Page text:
PORTLAND, Ore. (TheStreet) -- Twenty years ago, the National Hockey League was sitting on what should have been the bedrock for years of steady growth and skyrocketing hockey personality.
Instead, the NHL sank into a pit of its own making and hockey became an expensive niche that's still considered alien to vast swaths of U.S. sports fans. It's getting better, but it's taken nearly two decades for the potential of 1994 to become anything resembling reality. Meanwhile, the nation's sports ecosystem has absorbed sports including mixed martial arts and lacrosse far more quickly than it has hockey.
I spent half of my prom ducking into the kitchen on the Spirit of New Jersey to check the score of Mark Messier's guaranteed Game 6 win over the New Jersey Devils and began my last summer before college watching Messier, Brian Leetch, Mike Richter and Alexi Kovalev parade down the Canyon of Heroes after ending a 54-year Stanley Cup dry spell. The Stanley Cup ratings were huge, the league was heading into a big broadcast deal with the then-burgeoning Fox network and stars like Wayne Gretzky, Mario Lemieux, Mark Messier, Jeremy Roenick and Patrick Roy registered at least a blip in the minds of casual fans.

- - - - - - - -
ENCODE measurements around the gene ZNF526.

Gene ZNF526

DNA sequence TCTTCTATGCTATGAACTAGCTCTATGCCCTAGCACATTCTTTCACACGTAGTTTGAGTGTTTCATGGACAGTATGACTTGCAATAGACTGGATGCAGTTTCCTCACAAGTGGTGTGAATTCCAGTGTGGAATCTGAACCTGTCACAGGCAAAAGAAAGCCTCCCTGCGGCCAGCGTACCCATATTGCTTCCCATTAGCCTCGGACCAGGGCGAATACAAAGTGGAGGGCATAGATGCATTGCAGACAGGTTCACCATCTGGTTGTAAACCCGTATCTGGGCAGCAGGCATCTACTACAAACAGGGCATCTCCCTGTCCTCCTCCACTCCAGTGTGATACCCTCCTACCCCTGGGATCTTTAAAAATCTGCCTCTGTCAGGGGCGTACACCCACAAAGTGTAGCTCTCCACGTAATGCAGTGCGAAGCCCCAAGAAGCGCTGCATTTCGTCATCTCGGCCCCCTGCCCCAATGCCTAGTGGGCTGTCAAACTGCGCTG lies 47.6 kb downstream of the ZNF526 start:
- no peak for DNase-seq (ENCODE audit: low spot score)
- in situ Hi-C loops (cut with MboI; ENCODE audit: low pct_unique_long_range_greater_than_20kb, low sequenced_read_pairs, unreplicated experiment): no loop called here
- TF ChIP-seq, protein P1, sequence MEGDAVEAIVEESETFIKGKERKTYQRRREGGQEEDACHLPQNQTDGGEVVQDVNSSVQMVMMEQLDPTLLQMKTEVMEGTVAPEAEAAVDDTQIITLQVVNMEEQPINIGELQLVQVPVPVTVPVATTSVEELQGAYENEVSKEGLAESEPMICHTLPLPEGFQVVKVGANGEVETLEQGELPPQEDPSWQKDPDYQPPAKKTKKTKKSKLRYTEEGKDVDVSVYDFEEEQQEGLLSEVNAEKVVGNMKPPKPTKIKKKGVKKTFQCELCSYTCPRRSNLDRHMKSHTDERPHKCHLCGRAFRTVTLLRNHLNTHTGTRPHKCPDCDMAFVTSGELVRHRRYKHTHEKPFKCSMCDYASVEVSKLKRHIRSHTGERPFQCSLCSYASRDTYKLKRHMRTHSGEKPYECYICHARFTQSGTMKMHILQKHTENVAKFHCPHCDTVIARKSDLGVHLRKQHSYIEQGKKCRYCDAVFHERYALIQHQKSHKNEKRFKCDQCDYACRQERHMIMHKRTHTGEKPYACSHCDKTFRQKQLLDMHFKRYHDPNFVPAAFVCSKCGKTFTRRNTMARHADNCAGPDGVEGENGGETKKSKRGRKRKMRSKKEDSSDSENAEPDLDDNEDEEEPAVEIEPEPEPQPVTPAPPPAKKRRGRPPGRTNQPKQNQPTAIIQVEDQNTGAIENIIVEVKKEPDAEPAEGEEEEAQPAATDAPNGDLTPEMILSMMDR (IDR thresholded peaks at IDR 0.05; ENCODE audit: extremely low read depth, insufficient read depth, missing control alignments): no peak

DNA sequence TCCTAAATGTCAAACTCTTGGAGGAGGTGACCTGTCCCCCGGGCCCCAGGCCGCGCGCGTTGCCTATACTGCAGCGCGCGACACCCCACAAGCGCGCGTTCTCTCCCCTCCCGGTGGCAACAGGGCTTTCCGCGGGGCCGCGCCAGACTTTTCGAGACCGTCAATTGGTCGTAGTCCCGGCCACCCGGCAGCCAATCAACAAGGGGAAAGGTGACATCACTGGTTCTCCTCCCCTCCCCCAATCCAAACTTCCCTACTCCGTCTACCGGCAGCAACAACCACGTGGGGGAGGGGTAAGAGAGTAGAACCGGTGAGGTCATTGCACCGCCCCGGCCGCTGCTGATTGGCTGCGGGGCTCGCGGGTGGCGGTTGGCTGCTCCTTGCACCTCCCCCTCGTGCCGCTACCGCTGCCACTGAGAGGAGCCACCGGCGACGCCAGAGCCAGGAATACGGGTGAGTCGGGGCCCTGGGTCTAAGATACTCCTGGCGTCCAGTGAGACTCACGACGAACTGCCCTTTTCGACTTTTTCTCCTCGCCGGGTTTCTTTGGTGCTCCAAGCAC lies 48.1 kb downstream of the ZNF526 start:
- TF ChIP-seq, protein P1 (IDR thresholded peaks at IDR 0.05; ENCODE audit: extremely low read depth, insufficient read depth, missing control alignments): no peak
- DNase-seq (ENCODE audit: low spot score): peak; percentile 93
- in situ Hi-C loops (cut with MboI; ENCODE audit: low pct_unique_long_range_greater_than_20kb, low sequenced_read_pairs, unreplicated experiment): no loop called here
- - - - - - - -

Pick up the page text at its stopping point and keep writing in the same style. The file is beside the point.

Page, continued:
The season that came after all that Lower Manhattan ticker tape was swept up was the beginning of the NHL's downward spiral. Gary Bettman was named the league's first commissioner in 1993 and, by 1994, the NHL would have its first player lockout. That cost the league 104 days of its season, shrank the schedule from 84 to 48 games and canceled the first of the 2,100 games that would be lost during Bettman's tenure. The league lost television contracts with Fox and ESPN, moved franchises from strong hockey towns like Winnipeg, Quebec City and Minneapolis/St. Paul to Phoenix, Denver and Dallas.
It lost an entire season thanks to a lockout in 2004 and 2005 -- the first time the league didn't award a team the Stanley Cup -- and, having seemingly learned nothing, threw away half of the 2012-2013 season and a slam-dunk New Year's outdoor game between the Detroit Red Wings and Toronto Maple Leafs at Michigan Stadium because of another labor dispute. The Globe and Mail says the last lockout did damage "on levels we've never seen." That may be overstating things a bit, considering all the damage wrought before.
The NHL has faded into pro sports' lumpy midsection. ESPN begrudgingly acknowledges its existence and only a masochistic niche of die-hards miss the league when it's gone. Its less that $4 billion is a pittance compared to the $10 billion amassed by the NFL and roughly $8 billion brought in by Major League Baseball.